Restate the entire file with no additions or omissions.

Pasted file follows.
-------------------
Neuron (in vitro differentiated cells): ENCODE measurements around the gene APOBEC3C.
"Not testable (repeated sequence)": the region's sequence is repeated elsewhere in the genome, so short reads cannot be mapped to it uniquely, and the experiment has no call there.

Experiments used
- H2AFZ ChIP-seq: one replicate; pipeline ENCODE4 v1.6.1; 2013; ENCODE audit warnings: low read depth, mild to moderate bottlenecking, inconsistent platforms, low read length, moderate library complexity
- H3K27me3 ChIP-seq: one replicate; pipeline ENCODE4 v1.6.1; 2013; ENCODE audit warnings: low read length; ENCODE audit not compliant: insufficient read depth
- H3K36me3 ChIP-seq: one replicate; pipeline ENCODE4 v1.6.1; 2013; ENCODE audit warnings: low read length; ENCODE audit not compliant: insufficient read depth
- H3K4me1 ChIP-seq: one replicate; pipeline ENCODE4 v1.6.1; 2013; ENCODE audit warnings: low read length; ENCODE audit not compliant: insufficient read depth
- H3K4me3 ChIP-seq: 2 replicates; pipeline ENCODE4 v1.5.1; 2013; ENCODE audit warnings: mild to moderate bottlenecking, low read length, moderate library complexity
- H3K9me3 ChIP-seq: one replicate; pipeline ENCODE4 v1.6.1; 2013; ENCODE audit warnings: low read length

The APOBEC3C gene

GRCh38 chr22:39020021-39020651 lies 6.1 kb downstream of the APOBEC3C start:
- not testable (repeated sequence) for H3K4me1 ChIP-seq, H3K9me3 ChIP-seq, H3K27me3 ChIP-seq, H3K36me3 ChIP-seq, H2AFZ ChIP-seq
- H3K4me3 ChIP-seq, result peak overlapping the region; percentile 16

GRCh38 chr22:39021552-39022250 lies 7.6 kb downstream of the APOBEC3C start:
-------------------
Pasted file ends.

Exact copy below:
Neuron (in vitro differentiated cells): ENCODE measurements around the gene APOBEC3C.
"Not testable (repeated sequence)": the region's sequence is repeated elsewhere in the genome, so short reads cannot be mapped to it uniquely, and the experiment has no call there.

Experiments used
- H2AFZ ChIP-seq: one replicate; pipeline ENCODE4 v1.6.1; 2013; ENCODE audit warnings: low read depth, mild to moderate bottlenecking, inconsistent platforms, low read length, moderate library complexity
- H3K27me3 ChIP-seq: one replicate; pipeline ENCODE4 v1.6.1; 2013; ENCODE audit warnings: low read length; ENCODE audit not compliant: insufficient read depth
- H3K36me3 ChIP-seq: one replicate; pipeline ENCODE4 v1.6.1; 2013; ENCODE audit warnings: low read length; ENCODE audit not compliant: insufficient read depth
- H3K4me1 ChIP-seq: one replicate; pipeline ENCODE4 v1.6.1; 2013; ENCODE audit warnings: low read length; ENCODE audit not compliant: insufficient read depth
- H3K4me3 ChIP-seq: 2 replicates; pipeline ENCODE4 v1.5.1; 2013; ENCODE audit warnings: mild to moderate bottlenecking, low read length, moderate library complexity
- H3K9me3 ChIP-seq: one replicate; pipeline ENCODE4 v1.6.1; 2013; ENCODE audit warnings: low read length

The APOBEC3C gene

GRCh38 chr22:39020021-39020651 lies 6.1 kb downstream of the APOBEC3C start:
- not testable (repeated sequence) for H3K4me1 ChIP-seq, H3K9me3 ChIP-seq, H3K27me3 ChIP-seq, H3K36me3 ChIP-seq, H2AFZ ChIP-seq
- H3K4me3 ChIP-seq, result peak overlapping the region; percentile 16

GRCh38 chr22:39021552-39022250 lies 7.6 kb downstream of the APOBEC3C start: